Good morning to you all. Well, we got into the mid 60s yesterday and will probably match that today. But we will also have clouds most of the day with a strong possibility of rain overnight. I noticed that the overnight temperatures for the next week are at or slightly above freezing. Good--that will start thawing my containers. I might be able to work them soon.
Here is another entry in the 'cure is worse than the disease' file. I have seen several articles on the problem of toxic flame retardants in children's clothes and products. I remember the push a couple of decades ago to protect children from the easily flammable clothing that was killing children. But manufacturers went for a 'neat' technofix--incorporating chemicals into their products to make them harder to catch fire. Unfortunately, those going for technofixes almost always have blinders on--they only see the 'problem they are trying to solve' and have no idea what problems they may be causing.
I always like learning something new. I have read a number of stories like this one on the Round-up resistant weeds farmers have found infesting their fields over recent years. Pigweed, evidently, is a really aggressive weed that will choke cotton plants if it gets into a field and it can be nearly impossible to eradicate. As the story says farmers have few choices and all are expensive: plant a cover crop that will prevent the weed from taking over, hire hand labor to chop the plants out or spray more of more toxic chemicals hoping the weeds won't become resistant to those chemicals also. Of course, the chemical/GMO companies want the last because that is where their profits lie even though past experience shows that the fix is expensive, temporary and is harmful to the environment. So what did I not know, you ask? Pigweed is apparently edible. It is in the amaranth family and the young leaves can be used like spinach, lettuce or dandelion. The author's description of pigweed comes about half-way down the article.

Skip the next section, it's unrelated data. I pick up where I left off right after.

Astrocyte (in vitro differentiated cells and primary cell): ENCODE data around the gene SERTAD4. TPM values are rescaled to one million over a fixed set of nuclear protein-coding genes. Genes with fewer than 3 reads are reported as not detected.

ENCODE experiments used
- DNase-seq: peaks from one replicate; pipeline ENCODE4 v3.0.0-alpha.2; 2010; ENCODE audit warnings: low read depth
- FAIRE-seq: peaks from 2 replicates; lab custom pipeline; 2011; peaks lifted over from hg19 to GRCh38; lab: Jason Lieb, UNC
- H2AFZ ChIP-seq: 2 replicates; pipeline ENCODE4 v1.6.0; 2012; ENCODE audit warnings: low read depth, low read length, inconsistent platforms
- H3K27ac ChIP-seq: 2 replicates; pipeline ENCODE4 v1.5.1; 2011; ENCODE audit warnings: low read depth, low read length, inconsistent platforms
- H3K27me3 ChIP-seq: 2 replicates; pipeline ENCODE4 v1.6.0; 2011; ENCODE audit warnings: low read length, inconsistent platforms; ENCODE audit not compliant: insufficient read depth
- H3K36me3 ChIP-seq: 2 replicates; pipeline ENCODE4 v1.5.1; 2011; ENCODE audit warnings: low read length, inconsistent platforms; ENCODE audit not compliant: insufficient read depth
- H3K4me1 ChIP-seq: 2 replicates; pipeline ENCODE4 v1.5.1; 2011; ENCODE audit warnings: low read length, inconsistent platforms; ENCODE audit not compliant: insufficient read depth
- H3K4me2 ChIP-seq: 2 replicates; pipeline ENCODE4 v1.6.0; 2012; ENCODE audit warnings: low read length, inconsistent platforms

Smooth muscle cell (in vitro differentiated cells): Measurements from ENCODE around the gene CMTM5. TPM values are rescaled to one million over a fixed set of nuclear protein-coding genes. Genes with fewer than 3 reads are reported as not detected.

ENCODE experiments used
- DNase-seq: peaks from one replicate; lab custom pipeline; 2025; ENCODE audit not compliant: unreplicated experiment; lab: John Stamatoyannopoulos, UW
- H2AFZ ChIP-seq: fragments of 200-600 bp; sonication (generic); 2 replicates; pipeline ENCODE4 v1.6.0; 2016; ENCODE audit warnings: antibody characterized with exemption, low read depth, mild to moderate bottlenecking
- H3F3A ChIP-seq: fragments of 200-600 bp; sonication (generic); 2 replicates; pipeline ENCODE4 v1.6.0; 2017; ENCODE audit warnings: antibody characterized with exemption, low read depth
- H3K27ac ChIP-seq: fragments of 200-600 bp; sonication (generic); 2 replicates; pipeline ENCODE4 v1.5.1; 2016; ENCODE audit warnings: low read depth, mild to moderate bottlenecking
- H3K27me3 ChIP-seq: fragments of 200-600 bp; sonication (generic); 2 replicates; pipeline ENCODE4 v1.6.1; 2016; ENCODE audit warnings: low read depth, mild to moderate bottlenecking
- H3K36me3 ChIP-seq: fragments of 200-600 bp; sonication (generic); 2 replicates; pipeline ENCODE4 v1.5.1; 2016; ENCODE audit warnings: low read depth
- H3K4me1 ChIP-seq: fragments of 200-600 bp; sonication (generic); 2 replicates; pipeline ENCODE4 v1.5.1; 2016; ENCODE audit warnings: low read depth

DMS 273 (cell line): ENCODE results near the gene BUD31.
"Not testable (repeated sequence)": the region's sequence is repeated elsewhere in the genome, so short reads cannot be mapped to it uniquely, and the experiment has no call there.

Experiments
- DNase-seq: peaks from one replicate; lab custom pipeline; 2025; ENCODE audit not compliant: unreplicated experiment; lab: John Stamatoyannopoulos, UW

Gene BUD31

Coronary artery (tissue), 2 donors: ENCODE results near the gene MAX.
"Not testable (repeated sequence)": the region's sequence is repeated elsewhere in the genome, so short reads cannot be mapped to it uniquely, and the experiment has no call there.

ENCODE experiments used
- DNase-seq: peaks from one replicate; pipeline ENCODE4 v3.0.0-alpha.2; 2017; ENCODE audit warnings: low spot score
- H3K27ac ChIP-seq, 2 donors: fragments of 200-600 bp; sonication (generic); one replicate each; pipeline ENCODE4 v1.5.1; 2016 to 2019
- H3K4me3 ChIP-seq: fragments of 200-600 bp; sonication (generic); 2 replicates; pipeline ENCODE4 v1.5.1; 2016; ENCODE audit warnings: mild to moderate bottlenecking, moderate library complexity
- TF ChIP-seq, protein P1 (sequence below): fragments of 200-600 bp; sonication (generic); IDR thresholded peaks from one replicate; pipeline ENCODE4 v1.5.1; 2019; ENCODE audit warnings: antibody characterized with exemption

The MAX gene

Found this cute idea this morning. I won't be trying it because I am not skilled at cutting glass and don't know anyone who is, and I don't have any long-necked glass bottles. Actually, I just remembered I still have a couple of bottles of cheap beer I use as slug bait but I still don't do glass cutting. But the little self watering planters are interesting. I wonder how this would work with plastic??
It seems Australia has a problem we have joked about for years. Years ago my dad quipped about youngsters who thought beef came in a plastic wrapped package from the grocery store and milk from a bottle. Over the years my siblings and I picked up the observation as did some newspaper writers. But is it surprising when the U.S. became an urban society over 80 years ago?? Most of the younger generations of our family have had no real experience with farming of any kind. My generation had only two or three weeks every summer when we visited the paternal grandparents who finally sold their farm when I was in my late teens.
As I wrote the above paragraph I was reminded of several stories about schools that are developing classes that introduce youngsters to gardening. A couple even use the garden produce in the school lunch room.
Charles Hugh Smith has a very accurate assessment of our present economy and our 'system' of higher education: let's pretend. I would go a bit further and not limit the pretense to for-profit schools. A lot of the graduates of traditional colleges and universities are in the same boat: their degrees are not worth the paper they are printed on, the time invested in getting them, or the money (most often borrowed) spent on them.